I came across this lovely flower on a grassy promontory on the eastern side of a beach (Playa de Esteiro) in Galicia, NW Spain. It is a site above some cliffs, with lots of wild flowers.
I had not come across this plant before, which was flowering in early July. It took me a little while to work out that it was a Dianthus (‘pink’) species called Dianthus monspessulanus. At least I am fairly sure that it is this species, which seems to come in a variety of different forms and shades of pink. It is a flower which occurs widely in Europe, across northern Spain, into southern France, Austria, Switzerland, northern Italy (and beyond). It is commonly found in grassy habitats, from sea level up to high altitudes (0-2,200m). The Fringed Pink, to give it its common name, typically occurs in calcareous sites in mountains, such as the Alps and the Pyrenees.
There are a bewildering number of synonyms (different names for the same plant) and subspecies, which I do not pretend to understand. Floral taxonomy seems to me to be almost designed to be totally confusing! I guess somebody understands it all! The Internet is awash with different taxonomic websites cataloguing all these different names, but very few have any descriptions or photographs. Bring back Linnaeus! He was the first person to name this plant (Dianthus monspessulanus L.) after all; so let’s just call it the Fringed Pink.
One interesting fact about Dianthus flowers is that they are polyploidal; meaning that they have more than two paired sets of chromosomes. For example, it appears that the cells within this particular species (D. monspessulanus) can contain up to six separate sets of chromosomes, although subspecies with only one set – like us humans – are also known; other populations have four or six sets (1). What does all this variation in chromosome number mean? It probably has something to do with the evolutionary history of these plants, which have undergone rapid changes and ‘radiations’ (i.e. rapid evolutionary diversification into different species) during the Pleistocene glaciations – the recent ice ages (2). Being able to double, triple or quadruple up their numbers of chromosomes may have helped them to take advantage of the rapidly changing conditions, e.g. when the glaciers retreated and they could spread out from refuges (refugia) where they survived the long ages of cold. Individuals with different numbers of chromosomes could perhaps hybridise with each other and thus create more genetic variation, which would enable them produce a range of different plant types, capable of surviving in different environments as the conditions changed. In any case, being able to multiply up the number of your chromosomes is, it appears, a distinct advantage, and may explain why gardeners have been able to produce such an amazing range of Dianthus varieties.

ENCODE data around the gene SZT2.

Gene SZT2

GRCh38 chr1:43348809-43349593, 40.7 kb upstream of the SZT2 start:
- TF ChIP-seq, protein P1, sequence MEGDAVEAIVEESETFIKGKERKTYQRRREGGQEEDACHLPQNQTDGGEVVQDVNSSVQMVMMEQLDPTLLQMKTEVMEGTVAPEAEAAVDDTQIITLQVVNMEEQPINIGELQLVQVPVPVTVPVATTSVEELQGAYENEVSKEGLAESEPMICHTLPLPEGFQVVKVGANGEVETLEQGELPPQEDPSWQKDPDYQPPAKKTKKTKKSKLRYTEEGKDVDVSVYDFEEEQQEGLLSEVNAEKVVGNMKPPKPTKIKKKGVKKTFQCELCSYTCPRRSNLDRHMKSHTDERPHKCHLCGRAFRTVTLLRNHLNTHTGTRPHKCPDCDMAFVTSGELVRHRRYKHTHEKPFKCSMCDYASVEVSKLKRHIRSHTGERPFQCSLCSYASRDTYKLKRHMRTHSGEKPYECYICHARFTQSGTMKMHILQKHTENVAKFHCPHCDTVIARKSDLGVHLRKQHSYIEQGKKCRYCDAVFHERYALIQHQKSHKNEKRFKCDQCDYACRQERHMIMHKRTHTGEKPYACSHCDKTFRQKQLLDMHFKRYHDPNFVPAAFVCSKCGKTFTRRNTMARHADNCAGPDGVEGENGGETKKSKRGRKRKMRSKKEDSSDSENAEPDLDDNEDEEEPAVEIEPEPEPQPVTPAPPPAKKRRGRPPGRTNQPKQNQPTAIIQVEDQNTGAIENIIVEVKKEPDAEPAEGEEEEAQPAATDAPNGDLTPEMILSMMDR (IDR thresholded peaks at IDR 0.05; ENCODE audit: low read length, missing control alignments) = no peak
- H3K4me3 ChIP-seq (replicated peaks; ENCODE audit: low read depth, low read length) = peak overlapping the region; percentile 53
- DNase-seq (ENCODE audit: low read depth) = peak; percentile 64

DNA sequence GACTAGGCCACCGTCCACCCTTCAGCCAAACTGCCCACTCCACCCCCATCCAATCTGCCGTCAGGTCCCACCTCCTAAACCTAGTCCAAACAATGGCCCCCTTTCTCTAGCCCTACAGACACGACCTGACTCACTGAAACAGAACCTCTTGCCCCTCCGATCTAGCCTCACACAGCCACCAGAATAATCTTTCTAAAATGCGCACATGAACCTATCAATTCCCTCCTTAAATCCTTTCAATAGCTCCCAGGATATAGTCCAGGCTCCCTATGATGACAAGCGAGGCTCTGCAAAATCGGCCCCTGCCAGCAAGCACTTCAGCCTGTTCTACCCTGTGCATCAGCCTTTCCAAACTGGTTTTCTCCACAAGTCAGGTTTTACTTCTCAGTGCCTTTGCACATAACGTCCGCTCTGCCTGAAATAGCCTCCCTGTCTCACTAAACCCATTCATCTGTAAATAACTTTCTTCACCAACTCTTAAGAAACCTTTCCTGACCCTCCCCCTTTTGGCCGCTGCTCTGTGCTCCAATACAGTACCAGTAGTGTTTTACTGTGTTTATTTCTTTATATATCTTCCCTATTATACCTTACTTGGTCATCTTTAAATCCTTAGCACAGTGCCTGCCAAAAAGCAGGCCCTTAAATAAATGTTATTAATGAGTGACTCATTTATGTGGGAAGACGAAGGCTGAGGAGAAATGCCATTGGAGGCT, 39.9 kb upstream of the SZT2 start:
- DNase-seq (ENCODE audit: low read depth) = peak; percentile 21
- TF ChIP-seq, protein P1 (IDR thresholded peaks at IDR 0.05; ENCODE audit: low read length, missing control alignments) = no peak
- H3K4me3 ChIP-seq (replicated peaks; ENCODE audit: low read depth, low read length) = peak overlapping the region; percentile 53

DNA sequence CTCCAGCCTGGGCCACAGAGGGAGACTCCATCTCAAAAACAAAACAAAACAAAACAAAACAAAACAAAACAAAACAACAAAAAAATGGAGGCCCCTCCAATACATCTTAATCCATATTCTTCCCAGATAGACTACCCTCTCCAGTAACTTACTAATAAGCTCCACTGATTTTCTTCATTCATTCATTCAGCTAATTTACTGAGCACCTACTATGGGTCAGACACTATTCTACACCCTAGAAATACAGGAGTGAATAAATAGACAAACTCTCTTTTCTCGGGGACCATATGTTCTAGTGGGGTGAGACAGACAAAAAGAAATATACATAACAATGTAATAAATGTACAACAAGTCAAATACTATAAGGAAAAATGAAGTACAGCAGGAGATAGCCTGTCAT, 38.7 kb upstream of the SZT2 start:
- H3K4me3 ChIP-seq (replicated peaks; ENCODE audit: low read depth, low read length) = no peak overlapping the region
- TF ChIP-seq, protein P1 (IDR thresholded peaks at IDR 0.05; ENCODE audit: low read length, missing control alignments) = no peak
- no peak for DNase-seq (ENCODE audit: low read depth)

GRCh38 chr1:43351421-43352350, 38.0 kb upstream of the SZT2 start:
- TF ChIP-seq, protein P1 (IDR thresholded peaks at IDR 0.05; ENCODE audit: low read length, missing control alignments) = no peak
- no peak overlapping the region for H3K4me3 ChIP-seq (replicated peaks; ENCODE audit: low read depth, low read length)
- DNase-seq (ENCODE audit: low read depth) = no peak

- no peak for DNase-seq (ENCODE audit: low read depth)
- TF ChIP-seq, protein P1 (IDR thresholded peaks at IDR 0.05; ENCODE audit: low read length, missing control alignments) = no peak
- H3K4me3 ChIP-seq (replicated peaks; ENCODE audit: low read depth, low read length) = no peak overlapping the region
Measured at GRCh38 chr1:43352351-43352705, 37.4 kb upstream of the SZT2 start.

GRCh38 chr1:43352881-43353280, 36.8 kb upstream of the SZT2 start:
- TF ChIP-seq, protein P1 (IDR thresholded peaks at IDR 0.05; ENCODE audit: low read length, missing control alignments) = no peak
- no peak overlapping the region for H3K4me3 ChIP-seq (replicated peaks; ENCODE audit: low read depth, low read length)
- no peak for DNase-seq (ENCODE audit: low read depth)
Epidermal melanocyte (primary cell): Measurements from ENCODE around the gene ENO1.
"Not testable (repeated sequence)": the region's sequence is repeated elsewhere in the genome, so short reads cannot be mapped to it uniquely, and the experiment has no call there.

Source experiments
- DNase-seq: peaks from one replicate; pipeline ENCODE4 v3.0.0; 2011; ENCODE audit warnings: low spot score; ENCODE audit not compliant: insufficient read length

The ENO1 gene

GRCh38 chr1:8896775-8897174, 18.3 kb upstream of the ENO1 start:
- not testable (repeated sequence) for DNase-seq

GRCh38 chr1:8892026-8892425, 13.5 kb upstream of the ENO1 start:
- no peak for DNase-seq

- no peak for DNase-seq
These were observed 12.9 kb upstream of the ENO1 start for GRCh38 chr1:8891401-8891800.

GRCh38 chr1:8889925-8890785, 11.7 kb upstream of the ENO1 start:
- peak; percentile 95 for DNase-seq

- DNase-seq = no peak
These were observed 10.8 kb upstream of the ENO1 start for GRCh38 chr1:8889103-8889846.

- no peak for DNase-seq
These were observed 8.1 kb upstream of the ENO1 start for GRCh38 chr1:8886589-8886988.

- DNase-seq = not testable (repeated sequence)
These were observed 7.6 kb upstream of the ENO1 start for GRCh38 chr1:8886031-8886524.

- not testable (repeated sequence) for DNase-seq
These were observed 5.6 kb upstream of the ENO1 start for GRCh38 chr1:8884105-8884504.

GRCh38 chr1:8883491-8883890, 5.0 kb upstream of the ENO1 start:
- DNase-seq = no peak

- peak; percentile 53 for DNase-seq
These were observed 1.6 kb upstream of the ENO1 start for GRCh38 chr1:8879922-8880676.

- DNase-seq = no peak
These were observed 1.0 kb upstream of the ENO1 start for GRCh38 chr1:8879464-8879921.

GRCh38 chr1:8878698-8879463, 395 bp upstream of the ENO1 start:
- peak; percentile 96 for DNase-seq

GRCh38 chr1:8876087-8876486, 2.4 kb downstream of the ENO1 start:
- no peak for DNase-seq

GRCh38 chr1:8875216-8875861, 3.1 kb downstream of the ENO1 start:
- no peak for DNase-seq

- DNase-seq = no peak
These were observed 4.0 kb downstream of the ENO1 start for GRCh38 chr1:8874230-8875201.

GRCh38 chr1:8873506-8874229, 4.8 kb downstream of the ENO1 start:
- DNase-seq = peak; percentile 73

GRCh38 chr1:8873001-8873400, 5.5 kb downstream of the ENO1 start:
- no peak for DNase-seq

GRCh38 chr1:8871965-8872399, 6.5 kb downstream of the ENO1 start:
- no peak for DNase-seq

1) Weiss, Hanna, Dobeš, Christoph, Schneeweiss, Gerald M. & Greimler, Josef (2002). Occurrence of tetraploid and hexaploid cytotypes between and within populations in Dianthus sect. Plumaria (Caryophyllaceae). New Phytologist 156(1), 85-94.
2) Ryan Folk. Polyploidy and Evolutionary Radiation in Carnations. See reference therein.
I am a retired entomologist with a background in quarantine pests and invasive invertebrates. I studied zoology at Imperial College (University of London) and did a PhD on the population dynamics of a cereal aphid (Metopolophium dirhodum) in the UK. I spent 5 years with the British Antarctic Survey studing cold hardiness of Antarctic invertebates and 17 years with the Food and Environment Research Agency. My main interests now are natural history, photography, painting and bird watching.